Connors from my perspective was an intemperate blowhard and Krytiuk was a man who could hide a penny better than any magician. Between them they created a legacy that was nothing less than a miracle. Everything about the label lacked flair. In fact the company logo and the artwork used on Boot album releases were as bad as bad could get, and yet these two were the first to sign Rita MacNeil, the Canadian Brass, and Liona Boyd.
These were unknowns in the day and so Connors and Krytiuk paid the rent selling skid loads of records by saccharine sounding acts such as The Emeralds, husband-wife duo Donna & Leroy, and the unsweetened majority shareholder, Stompin' Tom himself.
In Winnipeg, there was "Ma" Henning, a woman who could be more abrasive than a shark's skin with an exterior as hard as an armadillo shell. A Russian immigrant, Elizabeth Henning had been shortchanged in the looks department, but she had a natural born talent for business and was given to acts of extreme generosity and kindness when it pleased her.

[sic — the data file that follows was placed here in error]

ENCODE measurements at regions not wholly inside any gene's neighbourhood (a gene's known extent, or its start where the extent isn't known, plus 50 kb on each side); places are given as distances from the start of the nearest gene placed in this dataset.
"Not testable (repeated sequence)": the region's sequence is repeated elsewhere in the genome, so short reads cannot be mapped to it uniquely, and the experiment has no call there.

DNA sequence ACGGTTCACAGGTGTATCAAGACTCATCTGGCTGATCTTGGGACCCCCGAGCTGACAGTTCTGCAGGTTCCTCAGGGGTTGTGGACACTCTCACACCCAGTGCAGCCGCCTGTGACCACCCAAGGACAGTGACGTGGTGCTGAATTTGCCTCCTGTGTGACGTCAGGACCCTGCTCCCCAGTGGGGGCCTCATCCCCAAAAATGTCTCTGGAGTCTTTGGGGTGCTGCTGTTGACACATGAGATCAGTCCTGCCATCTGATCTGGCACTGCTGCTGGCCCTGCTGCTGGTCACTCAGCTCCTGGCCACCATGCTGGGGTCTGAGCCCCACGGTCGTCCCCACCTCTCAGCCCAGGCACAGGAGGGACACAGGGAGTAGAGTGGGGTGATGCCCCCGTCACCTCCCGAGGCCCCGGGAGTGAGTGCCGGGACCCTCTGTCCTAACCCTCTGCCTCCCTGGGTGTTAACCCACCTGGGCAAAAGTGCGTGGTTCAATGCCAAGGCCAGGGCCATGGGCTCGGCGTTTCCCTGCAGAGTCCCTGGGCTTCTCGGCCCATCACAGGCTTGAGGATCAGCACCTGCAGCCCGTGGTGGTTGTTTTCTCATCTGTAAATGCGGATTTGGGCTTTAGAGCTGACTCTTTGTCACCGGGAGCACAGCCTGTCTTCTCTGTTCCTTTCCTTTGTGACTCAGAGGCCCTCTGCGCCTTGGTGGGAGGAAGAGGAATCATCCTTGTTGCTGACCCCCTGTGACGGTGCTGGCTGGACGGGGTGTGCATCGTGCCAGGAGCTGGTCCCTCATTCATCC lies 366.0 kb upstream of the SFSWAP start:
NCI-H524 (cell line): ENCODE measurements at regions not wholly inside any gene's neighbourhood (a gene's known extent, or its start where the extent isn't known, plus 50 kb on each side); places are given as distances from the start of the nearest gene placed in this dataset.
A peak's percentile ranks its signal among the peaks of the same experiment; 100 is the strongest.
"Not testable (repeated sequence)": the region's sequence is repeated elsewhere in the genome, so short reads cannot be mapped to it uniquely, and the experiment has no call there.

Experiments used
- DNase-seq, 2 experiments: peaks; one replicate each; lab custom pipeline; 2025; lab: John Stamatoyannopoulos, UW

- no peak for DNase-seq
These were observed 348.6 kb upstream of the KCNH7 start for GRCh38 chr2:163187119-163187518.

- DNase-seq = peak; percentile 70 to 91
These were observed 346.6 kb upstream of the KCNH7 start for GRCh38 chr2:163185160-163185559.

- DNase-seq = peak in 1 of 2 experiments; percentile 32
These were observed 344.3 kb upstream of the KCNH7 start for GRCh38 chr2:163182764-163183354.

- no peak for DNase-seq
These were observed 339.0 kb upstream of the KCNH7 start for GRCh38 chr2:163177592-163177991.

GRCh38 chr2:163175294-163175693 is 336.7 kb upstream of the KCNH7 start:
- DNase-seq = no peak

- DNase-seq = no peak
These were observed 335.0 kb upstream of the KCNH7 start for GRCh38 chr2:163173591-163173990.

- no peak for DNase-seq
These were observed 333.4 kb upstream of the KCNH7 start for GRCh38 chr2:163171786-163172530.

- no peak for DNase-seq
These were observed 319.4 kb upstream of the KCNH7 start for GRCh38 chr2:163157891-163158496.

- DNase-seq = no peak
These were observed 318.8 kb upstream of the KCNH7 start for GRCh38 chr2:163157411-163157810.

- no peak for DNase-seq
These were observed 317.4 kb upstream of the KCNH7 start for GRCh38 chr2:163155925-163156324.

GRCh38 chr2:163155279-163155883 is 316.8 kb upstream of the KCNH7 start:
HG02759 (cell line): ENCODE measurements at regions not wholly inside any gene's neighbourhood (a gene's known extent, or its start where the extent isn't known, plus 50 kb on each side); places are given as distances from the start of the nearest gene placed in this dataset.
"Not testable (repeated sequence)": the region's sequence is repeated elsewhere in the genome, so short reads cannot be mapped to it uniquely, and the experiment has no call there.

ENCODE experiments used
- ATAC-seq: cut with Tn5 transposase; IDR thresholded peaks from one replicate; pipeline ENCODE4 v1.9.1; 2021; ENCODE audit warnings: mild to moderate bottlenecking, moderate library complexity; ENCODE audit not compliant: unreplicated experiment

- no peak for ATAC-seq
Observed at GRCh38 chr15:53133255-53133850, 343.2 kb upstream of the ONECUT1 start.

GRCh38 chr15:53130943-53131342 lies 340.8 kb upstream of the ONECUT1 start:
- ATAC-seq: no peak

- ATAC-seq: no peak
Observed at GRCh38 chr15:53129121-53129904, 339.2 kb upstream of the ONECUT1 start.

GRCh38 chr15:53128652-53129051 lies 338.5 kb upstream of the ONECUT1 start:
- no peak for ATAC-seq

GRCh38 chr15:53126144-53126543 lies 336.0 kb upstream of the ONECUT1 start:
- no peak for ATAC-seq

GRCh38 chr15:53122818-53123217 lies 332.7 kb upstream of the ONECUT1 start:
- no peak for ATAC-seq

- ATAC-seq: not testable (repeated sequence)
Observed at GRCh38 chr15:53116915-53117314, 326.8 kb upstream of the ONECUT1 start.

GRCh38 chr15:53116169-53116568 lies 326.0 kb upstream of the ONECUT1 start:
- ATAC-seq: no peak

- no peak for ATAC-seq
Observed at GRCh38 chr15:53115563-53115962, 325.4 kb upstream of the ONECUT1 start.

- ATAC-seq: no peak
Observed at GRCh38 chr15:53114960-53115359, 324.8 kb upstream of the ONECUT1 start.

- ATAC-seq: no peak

She was also crazy about old-time country music. Henning had come to Canada with nothing and died leaving a small real-estate empire and a legacy that few who knew her would ever forget.
Her base was the Downs (Motor Hotel) in Winnipeg, and her heart was swept up by her love of the musicians and the songs that graced her stage. It should be mentioned here that Ma Henning also found a loving husband who was a presence in her professional life as well. She died in the summer of 2009, at the age of 76.